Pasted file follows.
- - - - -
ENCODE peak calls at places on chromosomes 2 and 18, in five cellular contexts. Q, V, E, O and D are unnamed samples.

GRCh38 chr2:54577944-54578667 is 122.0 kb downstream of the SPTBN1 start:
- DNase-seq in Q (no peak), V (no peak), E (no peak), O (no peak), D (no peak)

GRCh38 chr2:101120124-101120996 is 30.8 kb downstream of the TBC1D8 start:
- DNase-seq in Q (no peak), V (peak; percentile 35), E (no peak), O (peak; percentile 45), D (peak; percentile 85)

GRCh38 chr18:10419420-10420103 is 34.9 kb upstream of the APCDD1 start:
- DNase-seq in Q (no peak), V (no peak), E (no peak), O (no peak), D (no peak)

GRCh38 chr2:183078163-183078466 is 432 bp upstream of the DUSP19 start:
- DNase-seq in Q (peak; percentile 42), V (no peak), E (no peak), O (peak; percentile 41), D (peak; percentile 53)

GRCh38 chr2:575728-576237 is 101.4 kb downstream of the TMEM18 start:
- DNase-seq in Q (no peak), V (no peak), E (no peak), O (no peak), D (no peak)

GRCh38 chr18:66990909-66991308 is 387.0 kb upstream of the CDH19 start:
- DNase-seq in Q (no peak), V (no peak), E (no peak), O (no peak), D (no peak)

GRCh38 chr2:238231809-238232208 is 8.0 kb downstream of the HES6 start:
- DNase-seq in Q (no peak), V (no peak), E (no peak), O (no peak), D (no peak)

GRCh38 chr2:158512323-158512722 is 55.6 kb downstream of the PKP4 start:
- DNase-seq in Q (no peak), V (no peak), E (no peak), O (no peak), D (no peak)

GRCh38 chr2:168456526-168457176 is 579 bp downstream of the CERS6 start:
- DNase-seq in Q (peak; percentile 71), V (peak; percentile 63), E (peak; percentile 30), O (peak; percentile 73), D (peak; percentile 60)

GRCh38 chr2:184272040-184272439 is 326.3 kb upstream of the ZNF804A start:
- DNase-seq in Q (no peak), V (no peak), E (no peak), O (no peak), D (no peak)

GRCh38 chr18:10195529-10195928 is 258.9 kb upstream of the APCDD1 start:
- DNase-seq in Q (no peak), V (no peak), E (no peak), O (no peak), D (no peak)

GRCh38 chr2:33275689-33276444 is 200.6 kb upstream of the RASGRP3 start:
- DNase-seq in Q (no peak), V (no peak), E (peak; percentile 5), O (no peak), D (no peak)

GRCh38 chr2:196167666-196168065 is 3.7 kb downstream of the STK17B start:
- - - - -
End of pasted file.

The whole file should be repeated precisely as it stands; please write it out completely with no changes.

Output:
ENCODE peak calls at places on chromosomes 2 and 18, in five cellular contexts. Q, V, E, O and D are unnamed samples.

GRCh38 chr2:54577944-54578667 is 122.0 kb downstream of the SPTBN1 start:
- DNase-seq in Q (no peak), V (no peak), E (no peak), O (no peak), D (no peak)

GRCh38 chr2:101120124-101120996 is 30.8 kb downstream of the TBC1D8 start:
- DNase-seq in Q (no peak), V (peak; percentile 35), E (no peak), O (peak; percentile 45), D (peak; percentile 85)

GRCh38 chr18:10419420-10420103 is 34.9 kb upstream of the APCDD1 start:
- DNase-seq in Q (no peak), V (no peak), E (no peak), O (no peak), D (no peak)

GRCh38 chr2:183078163-183078466 is 432 bp upstream of the DUSP19 start:
- DNase-seq in Q (peak; percentile 42), V (no peak), E (no peak), O (peak; percentile 41), D (peak; percentile 53)

GRCh38 chr2:575728-576237 is 101.4 kb downstream of the TMEM18 start:
- DNase-seq in Q (no peak), V (no peak), E (no peak), O (no peak), D (no peak)

GRCh38 chr18:66990909-66991308 is 387.0 kb upstream of the CDH19 start:
- DNase-seq in Q (no peak), V (no peak), E (no peak), O (no peak), D (no peak)

GRCh38 chr2:238231809-238232208 is 8.0 kb downstream of the HES6 start:
- DNase-seq in Q (no peak), V (no peak), E (no peak), O (no peak), D (no peak)

GRCh38 chr2:158512323-158512722 is 55.6 kb downstream of the PKP4 start:
- DNase-seq in Q (no peak), V (no peak), E (no peak), O (no peak), D (no peak)

GRCh38 chr2:168456526-168457176 is 579 bp downstream of the CERS6 start:
- DNase-seq in Q (peak; percentile 71), V (peak; percentile 63), E (peak; percentile 30), O (peak; percentile 73), D (peak; percentile 60)

GRCh38 chr2:184272040-184272439 is 326.3 kb upstream of the ZNF804A start:
- DNase-seq in Q (no peak), V (no peak), E (no peak), O (no peak), D (no peak)

GRCh38 chr18:10195529-10195928 is 258.9 kb upstream of the APCDD1 start:
- DNase-seq in Q (no peak), V (no peak), E (no peak), O (no peak), D (no peak)

GRCh38 chr2:33275689-33276444 is 200.6 kb upstream of the RASGRP3 start:
- DNase-seq in Q (no peak), V (no peak), E (peak; percentile 5), O (no peak), D (no peak)

GRCh38 chr2:196167666-196168065 is 3.7 kb downstream of the STK17B start: